You are currently browsing the tag archive for the ‘spending’ tag.

It takes an economist to move me to write. I’m listening to NPR this morning after dropping the kids with their grandparents and on comes a Bank of America economist. He begins to bemoan the largest deficits this country has ever run in peacetime.

Get it? Peacetime. 

Last I checked, the US military was active in two countries that, while few people prefer to use the term “at war,” can not be described as peaceful: Iraq and Afghanistan.

I guess they fed the kool-aid to the “economists” as well as the risk managers at BofA. Maybe they should check back into the reality-based community once in a while.

But what’s equally maddening is that the NPR reporter seemed to let the “peacetime” comment pass without, uh, comment. Journos love to bring on the experts when they need perspective, but they don’t always like to ask the experts tough questions. That would just complicate things.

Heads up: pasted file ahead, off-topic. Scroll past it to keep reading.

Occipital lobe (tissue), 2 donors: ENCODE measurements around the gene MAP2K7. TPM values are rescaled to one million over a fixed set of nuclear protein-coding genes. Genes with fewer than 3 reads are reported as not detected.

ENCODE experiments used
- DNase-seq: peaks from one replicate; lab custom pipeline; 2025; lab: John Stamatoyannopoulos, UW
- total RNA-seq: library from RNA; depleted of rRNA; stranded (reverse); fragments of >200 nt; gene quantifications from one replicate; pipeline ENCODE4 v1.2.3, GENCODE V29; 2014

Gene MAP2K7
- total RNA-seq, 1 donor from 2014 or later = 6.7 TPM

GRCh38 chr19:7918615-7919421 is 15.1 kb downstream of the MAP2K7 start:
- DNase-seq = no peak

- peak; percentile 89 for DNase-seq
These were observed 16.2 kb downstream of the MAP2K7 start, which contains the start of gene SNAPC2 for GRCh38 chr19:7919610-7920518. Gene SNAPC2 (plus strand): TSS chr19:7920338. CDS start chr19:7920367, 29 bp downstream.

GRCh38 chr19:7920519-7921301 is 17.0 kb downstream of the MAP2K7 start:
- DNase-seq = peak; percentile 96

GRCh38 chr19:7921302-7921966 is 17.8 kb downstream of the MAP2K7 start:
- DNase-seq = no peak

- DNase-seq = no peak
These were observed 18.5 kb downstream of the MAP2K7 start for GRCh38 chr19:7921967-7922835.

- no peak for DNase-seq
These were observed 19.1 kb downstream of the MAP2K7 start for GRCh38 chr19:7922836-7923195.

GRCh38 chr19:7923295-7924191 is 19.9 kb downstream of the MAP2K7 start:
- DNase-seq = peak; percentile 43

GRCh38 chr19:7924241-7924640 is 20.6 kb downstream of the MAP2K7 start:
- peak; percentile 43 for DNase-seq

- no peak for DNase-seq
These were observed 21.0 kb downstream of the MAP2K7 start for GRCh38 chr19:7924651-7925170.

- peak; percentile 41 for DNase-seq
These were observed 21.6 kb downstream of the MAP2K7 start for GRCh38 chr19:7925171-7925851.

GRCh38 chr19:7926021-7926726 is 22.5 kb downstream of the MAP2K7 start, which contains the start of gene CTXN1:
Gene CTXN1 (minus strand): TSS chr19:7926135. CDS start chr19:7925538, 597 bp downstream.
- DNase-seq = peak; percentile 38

Advertisements

Under increasing pressure, John McCain today released a detailed plan outlining how he would pay for the United States’ continued military presence in Iraq.

The Republican presidential candidate has come under fire recently for proposing expensive foreign-policy solutions but not offering a way to pay for them.

You’ll immediately note how absurd that sounds. Who’s asking McCain to come up with a way to pay for foreign military adventures? No one. It’s a given that we pay for them, even if we have to borrow every last penny from China and Japan. Don’t expect Barack Obama to get the same pass when the question of health care, mortgage assistance, unemployment benefits or any other sort of domestic program comes up.

Military adventures, no matter how worthwhile or necessary to public safety they may be, cost money. Why don’t reporters and voters ask how we pay for those with the same intensity and knee-jerk persistence with which they demand comprehensive plans for domestic spending?

Asking how you pay for something isn’t the same as questioning whether it’s worth having, although our elected leaders often try to make people think they are.

It’s an interesting double standard, no?

Advertisements